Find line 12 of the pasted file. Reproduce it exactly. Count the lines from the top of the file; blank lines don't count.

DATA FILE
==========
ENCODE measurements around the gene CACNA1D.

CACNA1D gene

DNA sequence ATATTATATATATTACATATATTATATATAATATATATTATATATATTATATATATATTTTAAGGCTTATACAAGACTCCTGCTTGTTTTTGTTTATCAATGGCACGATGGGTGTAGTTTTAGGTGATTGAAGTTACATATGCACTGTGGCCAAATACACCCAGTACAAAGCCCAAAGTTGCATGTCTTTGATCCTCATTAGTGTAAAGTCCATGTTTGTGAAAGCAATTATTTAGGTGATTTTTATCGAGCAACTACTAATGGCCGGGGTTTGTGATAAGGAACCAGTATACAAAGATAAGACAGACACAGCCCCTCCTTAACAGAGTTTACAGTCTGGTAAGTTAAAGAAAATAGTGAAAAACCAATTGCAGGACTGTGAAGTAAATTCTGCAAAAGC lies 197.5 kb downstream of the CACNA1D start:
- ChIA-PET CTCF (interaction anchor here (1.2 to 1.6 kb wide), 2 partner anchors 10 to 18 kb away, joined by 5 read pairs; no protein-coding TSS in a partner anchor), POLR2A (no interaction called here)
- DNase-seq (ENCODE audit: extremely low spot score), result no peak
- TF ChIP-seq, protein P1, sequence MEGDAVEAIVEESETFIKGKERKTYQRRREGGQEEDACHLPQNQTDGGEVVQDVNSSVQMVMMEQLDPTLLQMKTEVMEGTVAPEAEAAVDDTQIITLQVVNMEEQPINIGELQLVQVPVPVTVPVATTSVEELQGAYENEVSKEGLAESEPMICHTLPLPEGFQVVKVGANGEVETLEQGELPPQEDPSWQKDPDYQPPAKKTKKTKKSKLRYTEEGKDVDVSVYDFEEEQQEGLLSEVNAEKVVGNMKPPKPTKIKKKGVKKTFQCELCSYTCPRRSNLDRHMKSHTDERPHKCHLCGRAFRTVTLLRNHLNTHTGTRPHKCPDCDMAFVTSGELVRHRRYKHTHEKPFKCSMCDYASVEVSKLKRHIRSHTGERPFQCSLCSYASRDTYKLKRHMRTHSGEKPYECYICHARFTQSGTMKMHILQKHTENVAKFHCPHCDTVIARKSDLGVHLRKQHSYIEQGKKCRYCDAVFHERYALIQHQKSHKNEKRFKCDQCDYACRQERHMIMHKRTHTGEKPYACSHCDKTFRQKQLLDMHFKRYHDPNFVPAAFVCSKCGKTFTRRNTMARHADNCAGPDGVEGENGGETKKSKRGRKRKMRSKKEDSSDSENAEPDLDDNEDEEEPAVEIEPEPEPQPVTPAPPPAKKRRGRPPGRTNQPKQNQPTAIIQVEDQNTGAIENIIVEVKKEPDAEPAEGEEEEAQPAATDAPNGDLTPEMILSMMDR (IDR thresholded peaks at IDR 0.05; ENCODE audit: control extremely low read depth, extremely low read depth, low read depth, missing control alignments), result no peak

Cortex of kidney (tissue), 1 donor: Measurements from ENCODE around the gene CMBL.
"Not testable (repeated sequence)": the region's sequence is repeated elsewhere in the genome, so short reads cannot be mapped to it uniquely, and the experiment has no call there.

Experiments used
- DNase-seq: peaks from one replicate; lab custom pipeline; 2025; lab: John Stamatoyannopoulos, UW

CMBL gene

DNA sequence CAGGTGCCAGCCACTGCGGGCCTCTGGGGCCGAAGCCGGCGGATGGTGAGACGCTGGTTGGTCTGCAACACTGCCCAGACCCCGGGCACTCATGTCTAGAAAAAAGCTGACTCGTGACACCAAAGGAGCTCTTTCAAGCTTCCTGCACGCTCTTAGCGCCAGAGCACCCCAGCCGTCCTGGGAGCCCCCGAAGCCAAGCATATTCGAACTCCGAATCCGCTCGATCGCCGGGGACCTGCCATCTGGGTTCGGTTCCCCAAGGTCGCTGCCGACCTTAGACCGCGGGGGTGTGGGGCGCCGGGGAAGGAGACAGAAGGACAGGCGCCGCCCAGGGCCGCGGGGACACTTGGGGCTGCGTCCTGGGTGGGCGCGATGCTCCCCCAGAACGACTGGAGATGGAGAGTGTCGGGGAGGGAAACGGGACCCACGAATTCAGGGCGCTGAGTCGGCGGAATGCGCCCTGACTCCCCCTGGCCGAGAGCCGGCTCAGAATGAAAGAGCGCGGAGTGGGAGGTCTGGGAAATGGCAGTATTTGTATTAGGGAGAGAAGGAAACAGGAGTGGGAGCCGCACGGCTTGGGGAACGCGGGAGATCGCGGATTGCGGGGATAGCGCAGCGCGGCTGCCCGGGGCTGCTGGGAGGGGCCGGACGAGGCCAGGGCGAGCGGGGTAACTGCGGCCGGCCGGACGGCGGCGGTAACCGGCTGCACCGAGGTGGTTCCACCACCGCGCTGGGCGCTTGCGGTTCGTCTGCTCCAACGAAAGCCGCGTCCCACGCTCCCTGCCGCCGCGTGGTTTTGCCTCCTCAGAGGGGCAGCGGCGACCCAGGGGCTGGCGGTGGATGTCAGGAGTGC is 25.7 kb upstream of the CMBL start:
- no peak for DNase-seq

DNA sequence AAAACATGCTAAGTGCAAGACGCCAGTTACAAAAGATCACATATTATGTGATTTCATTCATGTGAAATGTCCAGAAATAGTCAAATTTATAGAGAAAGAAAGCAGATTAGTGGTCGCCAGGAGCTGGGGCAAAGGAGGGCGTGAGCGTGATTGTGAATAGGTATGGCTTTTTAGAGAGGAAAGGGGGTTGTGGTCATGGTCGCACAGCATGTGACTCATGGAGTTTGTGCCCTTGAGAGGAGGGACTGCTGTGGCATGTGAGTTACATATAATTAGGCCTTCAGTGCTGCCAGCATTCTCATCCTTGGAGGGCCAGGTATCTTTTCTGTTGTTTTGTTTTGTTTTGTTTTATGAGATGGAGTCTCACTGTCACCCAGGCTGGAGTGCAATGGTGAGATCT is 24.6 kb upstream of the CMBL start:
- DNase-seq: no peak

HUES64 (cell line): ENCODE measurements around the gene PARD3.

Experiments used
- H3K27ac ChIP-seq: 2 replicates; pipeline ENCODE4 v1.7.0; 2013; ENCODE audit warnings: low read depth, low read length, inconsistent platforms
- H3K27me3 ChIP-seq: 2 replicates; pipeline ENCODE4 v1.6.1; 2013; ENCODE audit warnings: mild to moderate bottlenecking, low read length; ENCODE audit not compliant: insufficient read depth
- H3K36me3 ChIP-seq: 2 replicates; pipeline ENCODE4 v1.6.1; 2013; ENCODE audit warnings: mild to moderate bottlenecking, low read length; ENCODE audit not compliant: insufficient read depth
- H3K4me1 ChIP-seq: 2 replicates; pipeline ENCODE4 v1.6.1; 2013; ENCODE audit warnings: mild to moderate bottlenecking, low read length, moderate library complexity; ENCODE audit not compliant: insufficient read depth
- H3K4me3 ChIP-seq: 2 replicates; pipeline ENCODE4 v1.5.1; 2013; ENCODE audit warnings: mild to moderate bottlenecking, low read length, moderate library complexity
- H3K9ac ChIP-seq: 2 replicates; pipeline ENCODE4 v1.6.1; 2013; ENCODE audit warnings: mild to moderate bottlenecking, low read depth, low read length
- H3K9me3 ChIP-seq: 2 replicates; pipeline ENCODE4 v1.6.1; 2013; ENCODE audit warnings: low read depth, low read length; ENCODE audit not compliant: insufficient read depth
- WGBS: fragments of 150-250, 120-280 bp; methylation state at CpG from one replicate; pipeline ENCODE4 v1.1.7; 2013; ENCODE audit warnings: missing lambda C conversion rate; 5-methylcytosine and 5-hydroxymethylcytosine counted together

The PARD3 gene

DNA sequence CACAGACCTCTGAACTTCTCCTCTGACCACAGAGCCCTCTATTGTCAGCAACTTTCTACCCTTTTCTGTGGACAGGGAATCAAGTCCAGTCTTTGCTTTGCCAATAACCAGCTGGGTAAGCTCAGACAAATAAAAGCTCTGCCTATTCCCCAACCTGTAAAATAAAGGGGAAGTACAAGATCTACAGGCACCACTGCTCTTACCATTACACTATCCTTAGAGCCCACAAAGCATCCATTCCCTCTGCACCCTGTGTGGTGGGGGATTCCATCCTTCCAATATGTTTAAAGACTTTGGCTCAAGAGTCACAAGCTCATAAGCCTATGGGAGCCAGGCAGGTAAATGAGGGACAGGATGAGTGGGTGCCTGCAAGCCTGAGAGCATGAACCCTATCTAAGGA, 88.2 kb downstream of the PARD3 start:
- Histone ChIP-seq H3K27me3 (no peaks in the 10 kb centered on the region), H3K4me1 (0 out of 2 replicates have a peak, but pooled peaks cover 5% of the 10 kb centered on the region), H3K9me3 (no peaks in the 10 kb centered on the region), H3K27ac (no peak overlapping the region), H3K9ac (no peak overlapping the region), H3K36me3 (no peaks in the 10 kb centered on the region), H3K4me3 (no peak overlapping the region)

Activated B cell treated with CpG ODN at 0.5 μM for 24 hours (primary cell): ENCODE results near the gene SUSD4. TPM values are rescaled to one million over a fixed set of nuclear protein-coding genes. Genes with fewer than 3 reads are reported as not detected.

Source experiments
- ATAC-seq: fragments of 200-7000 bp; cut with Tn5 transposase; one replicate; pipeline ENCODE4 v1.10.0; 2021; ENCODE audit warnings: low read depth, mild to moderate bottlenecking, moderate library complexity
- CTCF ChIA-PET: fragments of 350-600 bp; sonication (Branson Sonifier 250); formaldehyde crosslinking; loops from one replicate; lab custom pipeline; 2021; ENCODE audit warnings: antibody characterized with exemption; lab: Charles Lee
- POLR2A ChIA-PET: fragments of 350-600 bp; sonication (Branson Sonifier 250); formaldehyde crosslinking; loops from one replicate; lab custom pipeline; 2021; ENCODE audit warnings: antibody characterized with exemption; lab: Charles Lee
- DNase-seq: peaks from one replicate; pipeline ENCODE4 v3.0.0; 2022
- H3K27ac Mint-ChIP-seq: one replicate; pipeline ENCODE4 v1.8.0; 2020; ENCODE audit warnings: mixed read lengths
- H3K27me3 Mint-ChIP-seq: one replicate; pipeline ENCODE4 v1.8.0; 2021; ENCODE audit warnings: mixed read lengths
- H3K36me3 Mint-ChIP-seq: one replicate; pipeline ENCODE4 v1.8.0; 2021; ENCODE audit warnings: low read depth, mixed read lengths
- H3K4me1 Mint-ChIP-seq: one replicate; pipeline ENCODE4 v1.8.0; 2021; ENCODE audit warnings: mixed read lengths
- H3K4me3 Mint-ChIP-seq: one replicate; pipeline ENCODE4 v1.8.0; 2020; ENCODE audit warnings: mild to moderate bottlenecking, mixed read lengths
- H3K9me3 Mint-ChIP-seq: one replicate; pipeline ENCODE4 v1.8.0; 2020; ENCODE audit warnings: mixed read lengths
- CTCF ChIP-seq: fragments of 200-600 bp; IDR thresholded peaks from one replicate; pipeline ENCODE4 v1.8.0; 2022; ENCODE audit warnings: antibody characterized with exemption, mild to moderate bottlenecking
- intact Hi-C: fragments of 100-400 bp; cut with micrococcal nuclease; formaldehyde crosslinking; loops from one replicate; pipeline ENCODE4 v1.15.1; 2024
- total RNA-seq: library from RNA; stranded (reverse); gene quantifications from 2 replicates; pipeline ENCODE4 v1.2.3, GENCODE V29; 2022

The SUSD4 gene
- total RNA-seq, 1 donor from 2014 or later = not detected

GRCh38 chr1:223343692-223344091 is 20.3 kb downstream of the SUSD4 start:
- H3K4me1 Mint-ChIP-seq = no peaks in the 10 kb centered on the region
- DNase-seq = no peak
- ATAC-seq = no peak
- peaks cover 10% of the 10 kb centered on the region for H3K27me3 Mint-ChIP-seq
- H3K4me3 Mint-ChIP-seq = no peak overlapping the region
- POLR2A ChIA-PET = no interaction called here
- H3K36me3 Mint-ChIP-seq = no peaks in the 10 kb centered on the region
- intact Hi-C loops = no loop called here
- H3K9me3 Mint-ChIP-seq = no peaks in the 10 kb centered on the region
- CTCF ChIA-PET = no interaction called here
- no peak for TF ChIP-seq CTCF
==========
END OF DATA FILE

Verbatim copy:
DNA sequence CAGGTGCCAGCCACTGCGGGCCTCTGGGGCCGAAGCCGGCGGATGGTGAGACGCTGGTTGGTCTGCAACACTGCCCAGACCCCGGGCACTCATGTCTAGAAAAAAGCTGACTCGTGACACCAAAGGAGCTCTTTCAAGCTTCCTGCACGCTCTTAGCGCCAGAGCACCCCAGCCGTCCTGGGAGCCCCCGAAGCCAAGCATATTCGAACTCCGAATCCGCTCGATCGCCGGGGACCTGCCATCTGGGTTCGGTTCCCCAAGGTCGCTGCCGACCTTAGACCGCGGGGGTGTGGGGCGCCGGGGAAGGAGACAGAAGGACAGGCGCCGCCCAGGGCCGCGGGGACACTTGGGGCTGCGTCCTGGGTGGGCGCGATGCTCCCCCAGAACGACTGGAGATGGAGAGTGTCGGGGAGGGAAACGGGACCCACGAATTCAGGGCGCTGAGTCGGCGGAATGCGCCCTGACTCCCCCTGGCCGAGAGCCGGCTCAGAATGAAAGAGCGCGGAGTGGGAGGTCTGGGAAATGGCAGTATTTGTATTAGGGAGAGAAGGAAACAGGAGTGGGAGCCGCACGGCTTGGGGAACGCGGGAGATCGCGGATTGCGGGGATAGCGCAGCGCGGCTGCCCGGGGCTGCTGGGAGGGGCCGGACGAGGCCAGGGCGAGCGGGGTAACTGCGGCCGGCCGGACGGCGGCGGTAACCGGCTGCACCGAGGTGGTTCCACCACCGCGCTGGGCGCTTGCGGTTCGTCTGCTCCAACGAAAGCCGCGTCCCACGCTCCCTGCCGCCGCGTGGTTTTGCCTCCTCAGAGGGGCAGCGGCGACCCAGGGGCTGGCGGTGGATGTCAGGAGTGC is 25.7 kb upstream of the CMBL start: